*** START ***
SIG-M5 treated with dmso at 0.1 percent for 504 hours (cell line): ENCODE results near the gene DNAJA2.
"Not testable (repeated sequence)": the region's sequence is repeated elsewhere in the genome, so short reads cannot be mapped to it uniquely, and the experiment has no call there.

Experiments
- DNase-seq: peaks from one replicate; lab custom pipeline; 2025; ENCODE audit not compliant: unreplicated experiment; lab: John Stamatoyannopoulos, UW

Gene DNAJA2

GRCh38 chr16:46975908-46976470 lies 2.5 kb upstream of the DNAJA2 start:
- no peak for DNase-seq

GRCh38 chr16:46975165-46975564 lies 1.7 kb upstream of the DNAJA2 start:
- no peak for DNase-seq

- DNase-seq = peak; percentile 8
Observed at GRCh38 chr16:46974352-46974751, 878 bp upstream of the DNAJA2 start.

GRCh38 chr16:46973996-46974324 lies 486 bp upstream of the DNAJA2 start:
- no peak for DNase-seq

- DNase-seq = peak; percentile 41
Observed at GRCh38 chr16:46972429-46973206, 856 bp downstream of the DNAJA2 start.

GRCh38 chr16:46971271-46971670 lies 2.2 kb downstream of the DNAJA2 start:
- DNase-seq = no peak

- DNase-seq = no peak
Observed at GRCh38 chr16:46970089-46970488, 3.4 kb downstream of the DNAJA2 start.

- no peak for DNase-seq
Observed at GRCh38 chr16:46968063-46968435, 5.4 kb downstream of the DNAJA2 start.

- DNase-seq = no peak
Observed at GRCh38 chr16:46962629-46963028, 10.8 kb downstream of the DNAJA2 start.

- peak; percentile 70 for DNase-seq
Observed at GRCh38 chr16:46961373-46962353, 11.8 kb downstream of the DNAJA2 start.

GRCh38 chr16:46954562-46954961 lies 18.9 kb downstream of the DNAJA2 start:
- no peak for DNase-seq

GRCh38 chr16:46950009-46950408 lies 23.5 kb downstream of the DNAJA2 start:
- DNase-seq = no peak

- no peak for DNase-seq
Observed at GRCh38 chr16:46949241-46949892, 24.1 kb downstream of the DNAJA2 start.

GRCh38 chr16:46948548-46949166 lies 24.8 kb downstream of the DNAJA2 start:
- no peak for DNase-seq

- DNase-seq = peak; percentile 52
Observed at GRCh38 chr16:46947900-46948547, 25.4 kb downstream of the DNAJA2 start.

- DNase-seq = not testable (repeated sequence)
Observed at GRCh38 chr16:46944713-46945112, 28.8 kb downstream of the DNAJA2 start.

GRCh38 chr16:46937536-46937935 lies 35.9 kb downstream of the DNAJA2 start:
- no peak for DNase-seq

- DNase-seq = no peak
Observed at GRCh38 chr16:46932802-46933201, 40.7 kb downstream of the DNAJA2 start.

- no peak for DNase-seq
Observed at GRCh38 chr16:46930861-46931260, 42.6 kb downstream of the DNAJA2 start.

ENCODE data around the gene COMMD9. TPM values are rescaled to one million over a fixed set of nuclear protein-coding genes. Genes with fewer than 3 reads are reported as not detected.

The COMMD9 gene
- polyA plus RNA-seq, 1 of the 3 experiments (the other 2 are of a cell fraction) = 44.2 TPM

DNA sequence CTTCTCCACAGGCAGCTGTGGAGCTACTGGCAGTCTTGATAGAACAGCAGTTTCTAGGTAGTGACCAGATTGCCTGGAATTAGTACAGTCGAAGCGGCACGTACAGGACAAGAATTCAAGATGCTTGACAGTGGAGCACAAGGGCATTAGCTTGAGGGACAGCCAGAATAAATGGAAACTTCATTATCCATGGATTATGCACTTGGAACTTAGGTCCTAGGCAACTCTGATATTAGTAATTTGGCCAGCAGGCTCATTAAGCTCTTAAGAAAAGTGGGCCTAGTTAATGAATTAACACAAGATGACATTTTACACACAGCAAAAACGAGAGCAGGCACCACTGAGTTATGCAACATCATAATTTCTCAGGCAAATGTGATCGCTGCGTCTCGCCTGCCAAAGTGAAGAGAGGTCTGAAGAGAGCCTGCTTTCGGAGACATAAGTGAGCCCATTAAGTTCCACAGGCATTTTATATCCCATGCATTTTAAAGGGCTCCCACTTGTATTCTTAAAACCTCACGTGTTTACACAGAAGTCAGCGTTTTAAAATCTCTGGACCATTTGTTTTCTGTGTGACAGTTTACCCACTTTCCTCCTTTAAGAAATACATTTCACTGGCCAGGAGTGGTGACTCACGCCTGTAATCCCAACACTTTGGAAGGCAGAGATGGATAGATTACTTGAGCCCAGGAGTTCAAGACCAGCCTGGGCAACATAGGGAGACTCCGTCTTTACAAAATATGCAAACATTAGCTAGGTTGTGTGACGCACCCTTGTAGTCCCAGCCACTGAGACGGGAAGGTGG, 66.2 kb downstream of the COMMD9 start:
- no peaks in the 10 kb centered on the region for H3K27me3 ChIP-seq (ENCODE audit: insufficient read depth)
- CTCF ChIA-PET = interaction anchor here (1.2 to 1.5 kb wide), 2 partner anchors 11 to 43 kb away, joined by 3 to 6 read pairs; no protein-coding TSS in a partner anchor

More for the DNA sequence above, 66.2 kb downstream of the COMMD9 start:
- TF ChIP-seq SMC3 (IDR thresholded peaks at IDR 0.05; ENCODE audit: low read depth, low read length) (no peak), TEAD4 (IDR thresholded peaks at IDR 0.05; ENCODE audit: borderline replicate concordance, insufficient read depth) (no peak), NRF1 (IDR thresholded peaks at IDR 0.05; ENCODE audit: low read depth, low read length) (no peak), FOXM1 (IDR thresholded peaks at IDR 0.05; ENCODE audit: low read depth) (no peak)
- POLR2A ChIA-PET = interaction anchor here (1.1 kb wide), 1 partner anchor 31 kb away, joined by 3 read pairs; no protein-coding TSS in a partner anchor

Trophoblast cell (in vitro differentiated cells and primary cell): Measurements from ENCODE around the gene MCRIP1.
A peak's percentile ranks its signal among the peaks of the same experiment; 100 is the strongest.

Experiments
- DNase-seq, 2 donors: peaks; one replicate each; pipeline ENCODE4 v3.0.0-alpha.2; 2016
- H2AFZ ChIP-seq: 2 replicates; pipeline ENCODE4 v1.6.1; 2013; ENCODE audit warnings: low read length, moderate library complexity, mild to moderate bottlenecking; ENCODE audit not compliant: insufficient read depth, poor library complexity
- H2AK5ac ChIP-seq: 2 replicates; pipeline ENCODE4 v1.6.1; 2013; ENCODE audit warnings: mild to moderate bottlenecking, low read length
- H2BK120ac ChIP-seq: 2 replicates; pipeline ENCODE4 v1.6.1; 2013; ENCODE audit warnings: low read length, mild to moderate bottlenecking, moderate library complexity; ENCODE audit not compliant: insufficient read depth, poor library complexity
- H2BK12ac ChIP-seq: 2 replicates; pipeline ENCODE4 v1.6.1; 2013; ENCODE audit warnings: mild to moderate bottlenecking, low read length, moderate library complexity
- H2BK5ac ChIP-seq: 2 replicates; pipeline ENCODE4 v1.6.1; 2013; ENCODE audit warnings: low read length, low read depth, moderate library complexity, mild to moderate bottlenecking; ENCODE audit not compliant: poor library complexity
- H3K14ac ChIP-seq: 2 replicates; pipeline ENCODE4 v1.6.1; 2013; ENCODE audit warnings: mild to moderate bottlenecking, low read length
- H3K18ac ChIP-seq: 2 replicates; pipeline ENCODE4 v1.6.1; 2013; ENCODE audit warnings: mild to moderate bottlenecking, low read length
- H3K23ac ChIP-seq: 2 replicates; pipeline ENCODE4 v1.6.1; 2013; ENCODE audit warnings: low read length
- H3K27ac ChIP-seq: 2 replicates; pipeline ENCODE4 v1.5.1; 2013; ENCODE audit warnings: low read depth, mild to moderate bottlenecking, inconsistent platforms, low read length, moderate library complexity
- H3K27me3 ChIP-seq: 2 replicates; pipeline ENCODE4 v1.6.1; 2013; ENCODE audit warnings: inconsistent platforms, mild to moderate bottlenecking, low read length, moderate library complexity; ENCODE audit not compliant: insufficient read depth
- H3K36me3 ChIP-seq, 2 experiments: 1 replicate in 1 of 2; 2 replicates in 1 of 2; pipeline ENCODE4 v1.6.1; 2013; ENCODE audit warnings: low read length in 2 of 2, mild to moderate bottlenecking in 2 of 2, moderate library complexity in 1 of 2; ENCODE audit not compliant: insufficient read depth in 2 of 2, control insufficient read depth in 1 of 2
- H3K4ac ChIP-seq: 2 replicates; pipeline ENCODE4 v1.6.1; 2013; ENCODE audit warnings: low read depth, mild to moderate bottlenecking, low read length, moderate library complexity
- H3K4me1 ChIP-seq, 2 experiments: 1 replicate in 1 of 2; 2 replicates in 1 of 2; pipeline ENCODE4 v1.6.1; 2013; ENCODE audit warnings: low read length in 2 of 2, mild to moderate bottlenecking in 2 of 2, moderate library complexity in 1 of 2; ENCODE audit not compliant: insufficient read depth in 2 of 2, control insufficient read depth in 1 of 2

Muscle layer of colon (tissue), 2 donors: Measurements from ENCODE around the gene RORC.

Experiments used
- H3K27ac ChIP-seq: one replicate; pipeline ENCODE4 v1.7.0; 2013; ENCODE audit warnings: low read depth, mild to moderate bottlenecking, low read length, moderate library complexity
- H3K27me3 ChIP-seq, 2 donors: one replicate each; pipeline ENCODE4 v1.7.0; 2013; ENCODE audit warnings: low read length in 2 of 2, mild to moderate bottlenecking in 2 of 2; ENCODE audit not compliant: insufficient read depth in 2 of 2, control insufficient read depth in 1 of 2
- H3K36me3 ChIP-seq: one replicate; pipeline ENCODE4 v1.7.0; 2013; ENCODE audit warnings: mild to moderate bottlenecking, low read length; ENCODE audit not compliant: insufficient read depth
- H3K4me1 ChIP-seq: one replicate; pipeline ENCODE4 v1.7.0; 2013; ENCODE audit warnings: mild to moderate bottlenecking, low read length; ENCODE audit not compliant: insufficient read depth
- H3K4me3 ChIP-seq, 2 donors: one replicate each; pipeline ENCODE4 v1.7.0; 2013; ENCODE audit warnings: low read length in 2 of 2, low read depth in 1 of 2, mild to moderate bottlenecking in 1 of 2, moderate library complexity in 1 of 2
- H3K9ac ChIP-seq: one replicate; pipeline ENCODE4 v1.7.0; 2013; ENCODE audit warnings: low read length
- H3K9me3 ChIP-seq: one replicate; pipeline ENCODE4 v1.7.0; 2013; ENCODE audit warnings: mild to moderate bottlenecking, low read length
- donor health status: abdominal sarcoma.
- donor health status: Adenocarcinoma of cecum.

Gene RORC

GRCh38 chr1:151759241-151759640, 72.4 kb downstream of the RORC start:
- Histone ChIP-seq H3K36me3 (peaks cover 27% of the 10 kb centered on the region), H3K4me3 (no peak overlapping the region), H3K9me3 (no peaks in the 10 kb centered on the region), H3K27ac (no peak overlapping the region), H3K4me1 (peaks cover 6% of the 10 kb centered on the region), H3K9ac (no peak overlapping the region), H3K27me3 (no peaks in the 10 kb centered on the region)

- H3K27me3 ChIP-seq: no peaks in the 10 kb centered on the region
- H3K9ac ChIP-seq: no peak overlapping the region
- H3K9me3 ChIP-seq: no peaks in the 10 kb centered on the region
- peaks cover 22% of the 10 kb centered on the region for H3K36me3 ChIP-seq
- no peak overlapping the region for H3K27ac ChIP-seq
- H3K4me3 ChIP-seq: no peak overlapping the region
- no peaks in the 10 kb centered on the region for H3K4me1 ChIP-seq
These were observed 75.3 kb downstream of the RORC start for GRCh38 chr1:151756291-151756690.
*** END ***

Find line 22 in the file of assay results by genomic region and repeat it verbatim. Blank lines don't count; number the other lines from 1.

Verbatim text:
- DNase-seq = no peak